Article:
A healthy diet should contain foods of all groups in the proper proportions. And also that positively affect metabolism through the microbiota.
To design your balanced diet, foods must provide the three macronutrients – carbohydrates, fats and proteins – in the proper proportions. It is also necessary to include certain foods that care for intestinal microorganisms since the microbiota depends on the assimilation of nutrients or the metabolism of cholesterol, fats and sugars.
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1. Potatoes, Sweet Potatoes and Chilled Rice
These foods provide resistant starch that feeds the microbiota. A freshly baked pasta dish doesn’t provide it. It is necessary to cool in the fridge for 24 hours for carbohydrates to become resistant.
In addition, 5 to 8 daily servings of carbohydrate-rich foods are essential as primary energy sources. Besides, Whole-grain rice, bread and pasta, oats, barley, wism (100 g, already cooked) and fruits (one piece) are optimal sources of gradually assimilated carbohydrates.
Refined products (sugar, white bread and rice), pastries, pastries and refreshing beverages should remain avoided.
2. Foods Rich In Insoluble Fiber
Insoluble fibre stays essentially found in whole grains. It does not dissolve in water and partially fermented in the large intestine. By retaining water and not dissolving, they form a viscous mixture that increases the stool volume and accelerates intestinal transit. It is beneficial because it provides a feeling of satiety and cleanses the intestinal mucosa.
3. Vegetable Yogurt
Yoghourt is the most accessible source of digestive bacteria. Soy also offers an excellent protein ratio (5g/100g). Extra varieties include coconut yoghurt, oat yoghurt and nut or seed milk.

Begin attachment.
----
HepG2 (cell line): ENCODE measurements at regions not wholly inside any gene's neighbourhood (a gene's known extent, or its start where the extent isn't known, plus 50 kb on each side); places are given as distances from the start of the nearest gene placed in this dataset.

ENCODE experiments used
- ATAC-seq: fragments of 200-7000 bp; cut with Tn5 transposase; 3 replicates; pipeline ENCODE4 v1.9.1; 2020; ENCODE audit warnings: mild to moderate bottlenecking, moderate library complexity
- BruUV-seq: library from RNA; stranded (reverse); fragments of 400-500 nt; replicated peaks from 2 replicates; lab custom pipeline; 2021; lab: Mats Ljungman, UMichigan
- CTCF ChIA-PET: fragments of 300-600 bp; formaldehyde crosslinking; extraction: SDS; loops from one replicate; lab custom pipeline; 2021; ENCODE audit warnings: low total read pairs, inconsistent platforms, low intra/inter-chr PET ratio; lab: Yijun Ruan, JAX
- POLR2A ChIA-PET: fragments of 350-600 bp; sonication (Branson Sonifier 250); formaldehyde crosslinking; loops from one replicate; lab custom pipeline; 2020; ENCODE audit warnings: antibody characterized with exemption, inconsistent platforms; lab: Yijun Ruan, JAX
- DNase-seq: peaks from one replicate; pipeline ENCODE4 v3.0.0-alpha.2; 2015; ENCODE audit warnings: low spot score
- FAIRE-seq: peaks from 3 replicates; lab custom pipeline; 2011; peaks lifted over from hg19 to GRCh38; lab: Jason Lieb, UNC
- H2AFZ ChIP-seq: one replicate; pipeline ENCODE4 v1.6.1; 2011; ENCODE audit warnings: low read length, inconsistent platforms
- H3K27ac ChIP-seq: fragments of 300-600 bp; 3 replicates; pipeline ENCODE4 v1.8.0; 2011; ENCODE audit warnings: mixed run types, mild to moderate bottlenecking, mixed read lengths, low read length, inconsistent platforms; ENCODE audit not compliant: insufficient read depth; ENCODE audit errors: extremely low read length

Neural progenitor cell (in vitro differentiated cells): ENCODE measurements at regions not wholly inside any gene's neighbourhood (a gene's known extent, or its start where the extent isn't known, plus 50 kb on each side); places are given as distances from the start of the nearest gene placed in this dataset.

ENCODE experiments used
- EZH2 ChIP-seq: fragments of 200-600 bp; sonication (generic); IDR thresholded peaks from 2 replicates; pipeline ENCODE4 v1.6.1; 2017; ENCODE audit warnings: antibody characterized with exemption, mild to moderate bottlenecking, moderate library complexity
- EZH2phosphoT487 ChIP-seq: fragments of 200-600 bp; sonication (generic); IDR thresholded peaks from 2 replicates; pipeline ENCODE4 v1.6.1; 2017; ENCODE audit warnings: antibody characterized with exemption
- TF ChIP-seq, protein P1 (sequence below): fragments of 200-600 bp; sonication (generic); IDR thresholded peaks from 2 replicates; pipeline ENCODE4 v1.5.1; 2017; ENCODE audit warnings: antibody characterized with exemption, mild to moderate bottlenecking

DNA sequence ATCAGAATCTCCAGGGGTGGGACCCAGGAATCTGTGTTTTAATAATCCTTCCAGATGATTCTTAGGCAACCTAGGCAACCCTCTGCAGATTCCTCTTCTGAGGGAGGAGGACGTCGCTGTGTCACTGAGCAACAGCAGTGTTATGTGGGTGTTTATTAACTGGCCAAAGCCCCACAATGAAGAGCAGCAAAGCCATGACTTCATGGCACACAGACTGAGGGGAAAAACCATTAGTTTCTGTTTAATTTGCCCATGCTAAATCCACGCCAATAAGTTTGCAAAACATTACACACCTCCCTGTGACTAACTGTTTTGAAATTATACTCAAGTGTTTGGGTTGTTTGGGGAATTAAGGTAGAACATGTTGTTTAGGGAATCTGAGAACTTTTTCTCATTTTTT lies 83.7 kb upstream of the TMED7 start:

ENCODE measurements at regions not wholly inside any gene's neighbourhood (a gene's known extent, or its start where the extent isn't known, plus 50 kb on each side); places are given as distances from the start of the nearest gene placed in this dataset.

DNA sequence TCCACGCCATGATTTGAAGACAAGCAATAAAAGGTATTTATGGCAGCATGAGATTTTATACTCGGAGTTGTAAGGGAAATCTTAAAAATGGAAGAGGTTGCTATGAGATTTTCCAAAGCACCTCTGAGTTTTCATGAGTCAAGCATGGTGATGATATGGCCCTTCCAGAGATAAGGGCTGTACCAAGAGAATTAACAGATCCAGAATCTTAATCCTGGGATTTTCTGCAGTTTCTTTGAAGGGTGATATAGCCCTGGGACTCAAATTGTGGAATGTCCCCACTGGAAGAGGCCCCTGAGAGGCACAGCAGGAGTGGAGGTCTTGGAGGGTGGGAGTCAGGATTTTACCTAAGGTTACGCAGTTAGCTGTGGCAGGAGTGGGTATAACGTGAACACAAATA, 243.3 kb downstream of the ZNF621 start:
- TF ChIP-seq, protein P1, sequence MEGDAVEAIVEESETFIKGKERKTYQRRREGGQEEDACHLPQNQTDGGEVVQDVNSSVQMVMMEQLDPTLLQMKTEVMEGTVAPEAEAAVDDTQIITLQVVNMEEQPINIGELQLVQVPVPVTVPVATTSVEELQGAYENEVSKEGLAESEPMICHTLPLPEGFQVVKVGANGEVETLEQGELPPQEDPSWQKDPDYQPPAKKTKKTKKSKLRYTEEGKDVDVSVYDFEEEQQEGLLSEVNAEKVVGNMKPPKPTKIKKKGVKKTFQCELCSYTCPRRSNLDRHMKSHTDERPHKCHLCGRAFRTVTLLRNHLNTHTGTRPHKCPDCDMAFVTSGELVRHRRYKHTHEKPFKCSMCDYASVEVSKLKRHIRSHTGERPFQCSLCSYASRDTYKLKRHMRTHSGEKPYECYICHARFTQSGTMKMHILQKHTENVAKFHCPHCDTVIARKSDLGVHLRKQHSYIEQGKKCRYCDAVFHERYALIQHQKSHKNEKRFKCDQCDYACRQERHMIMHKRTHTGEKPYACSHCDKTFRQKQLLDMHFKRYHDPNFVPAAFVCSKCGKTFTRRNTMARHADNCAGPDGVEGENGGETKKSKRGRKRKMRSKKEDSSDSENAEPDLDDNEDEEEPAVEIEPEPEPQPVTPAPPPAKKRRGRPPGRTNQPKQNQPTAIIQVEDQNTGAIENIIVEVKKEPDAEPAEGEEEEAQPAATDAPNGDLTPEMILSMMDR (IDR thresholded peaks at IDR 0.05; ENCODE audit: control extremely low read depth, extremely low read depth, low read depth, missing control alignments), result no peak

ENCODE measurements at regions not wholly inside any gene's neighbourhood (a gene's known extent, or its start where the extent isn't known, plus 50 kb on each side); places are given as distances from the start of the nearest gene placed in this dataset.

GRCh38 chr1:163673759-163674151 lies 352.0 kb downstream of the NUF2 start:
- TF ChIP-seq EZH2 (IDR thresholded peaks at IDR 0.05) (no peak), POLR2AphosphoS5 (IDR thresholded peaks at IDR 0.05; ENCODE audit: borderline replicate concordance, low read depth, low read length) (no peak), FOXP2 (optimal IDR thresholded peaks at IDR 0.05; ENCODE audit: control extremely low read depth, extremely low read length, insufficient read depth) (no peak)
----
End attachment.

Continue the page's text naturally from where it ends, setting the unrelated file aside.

Other sources of probiotics are kefir, miso or tempeh.
You should also complete your protein needs with 3-4 more servings of legumes (80-100 g dry), 1 of nuts (40 g of nuts, for example) and seeds (10 to 20 g).
4. Fermented Vegetables
Pickles are fermented vegetables where probiotics remain combined with the prebiotic fibres of vegetables (cucumber, pepper, chilli, onions, cabbage, etc.).
Keep in mind that the pickles you find in the shops are pasteurized products, therefore, without live bacteria. But preparing them at home is simple.
5. Foods Rich in Inulin
In fact, Inulin is one of the most effective prebiotic fibres (food of digestive bacteria). It stands in oatmeal, antibias, artichoke, yum, onion, garlic, leek and asparagus.
And prune raisins.
You can take 2 to 4 servings (about 125 g) of these foods and complete them with four more servings of fruits and vegetables. In addition to fibre, they provide antioxidant vitamins, minerals and phytochemicals.
6. Omega-3 Polyunsaturated Fats
If you consumirconsume olive oil to season salads and cook vegetables, along with some avocado and a serving of nuts, you already get the monounsaturated fatty acids you need. Moreover, All you need to do is include 1 or 2 servings of omega-3-rich foods, such as crushed nuts or flaxseeds.
Fats are needed as an energy source to assimilate vitamins and synthesize hormones.
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